The Village of Farmingdale has reached an agreement in an 8-year-old federal law suit alleging the village engaged in housing discrimination against members of Farmingdale's Latino community.
The settlement, reached on the eve of jury selection in the trial set for Federal Court in Brooklyn, was announced Monday jointly by the Hofstra Law Clinic and the village. The statement says the settlement lays out a "framework for affordable housing development in the Village of Farmingdale."
That case was brought under the Fair Housing Act in 2006 by the Hofstra Law Clinic on behalf of nine Latino residents who were displaced from their homes when Fairfield Properties redeveloped 150 Secatogue Ave. Many of its residents were Latinos.
The Commack firm redeveloped the building into upscale apartments.
Under the settlement agreement, the village will promote the replacement of the lost housing units and engage the Long Island Housing Partnership as its consultant on all housing and related matters, the statement said.
“We hope to become a model for housing development on Long Island and the nation and we commend Hofstra University in their determined efforts to represent people who otherwise might not have had a voice,” said Mayor Ralphr Ekstrand.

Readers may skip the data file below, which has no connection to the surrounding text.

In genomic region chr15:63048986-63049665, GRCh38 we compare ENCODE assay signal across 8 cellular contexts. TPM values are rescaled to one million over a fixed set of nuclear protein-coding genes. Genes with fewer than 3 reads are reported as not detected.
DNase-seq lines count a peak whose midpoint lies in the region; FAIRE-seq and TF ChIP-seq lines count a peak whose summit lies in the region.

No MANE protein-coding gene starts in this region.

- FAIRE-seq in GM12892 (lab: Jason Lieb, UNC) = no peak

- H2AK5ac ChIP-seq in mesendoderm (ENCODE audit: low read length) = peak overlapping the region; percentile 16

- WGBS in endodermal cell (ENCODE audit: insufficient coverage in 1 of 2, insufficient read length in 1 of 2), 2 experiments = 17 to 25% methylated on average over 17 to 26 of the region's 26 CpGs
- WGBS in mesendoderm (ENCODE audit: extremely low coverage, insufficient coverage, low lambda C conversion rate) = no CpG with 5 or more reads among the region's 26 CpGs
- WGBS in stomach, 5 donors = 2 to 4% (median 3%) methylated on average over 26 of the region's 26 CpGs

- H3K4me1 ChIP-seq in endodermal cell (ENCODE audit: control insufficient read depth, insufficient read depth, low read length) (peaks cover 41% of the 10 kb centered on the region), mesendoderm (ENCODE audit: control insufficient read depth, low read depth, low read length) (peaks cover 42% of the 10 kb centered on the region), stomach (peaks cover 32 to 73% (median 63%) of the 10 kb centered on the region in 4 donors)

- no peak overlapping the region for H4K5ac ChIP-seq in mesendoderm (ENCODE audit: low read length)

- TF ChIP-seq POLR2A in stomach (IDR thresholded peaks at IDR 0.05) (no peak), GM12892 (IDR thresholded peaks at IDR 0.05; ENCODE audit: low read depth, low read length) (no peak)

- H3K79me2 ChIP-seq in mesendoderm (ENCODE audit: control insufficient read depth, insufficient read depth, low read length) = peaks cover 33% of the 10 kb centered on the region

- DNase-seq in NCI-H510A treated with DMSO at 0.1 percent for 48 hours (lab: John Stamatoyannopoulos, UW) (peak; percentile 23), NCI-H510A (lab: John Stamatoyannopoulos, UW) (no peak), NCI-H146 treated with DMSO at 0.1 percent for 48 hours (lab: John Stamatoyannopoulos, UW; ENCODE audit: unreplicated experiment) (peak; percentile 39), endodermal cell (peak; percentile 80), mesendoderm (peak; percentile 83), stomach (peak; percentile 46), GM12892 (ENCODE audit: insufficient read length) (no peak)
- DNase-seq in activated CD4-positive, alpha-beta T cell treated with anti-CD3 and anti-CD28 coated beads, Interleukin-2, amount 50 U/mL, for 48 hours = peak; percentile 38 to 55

Stefan Krieger, lead attorney for the nine plaintiffs, said: “Our clients applaud the village’s efforts to become a leader on Long Island in promoting inclusive housing policies. We look forward to working closely with the village in implementing these policies to address the needs of its diverse community.”
Through a translator, Juan Antonio Bustillo, one of the plaintiffs said “It’s wonderful we have reached an agreement with the community we love. I hope that in the future all the people in Farmingdale can continue to work together.”
The settlement calls for the village, over the course of the next decade, to recruit developers to replace 54 units of affordable housing that were lost in 2006 when the Secatogue Avenue property was sold, according to Newsday.
Nine residents became plaintiffs in the suit, claiming the village had failed to force the previous owner to make repairs and then moved swiftly to sell the property to Fairfield, Newsday reported.
the settlement, the nine plaintiffs will get preference in moving into
the new units when they open and an undisclosed amount of cash, officials said.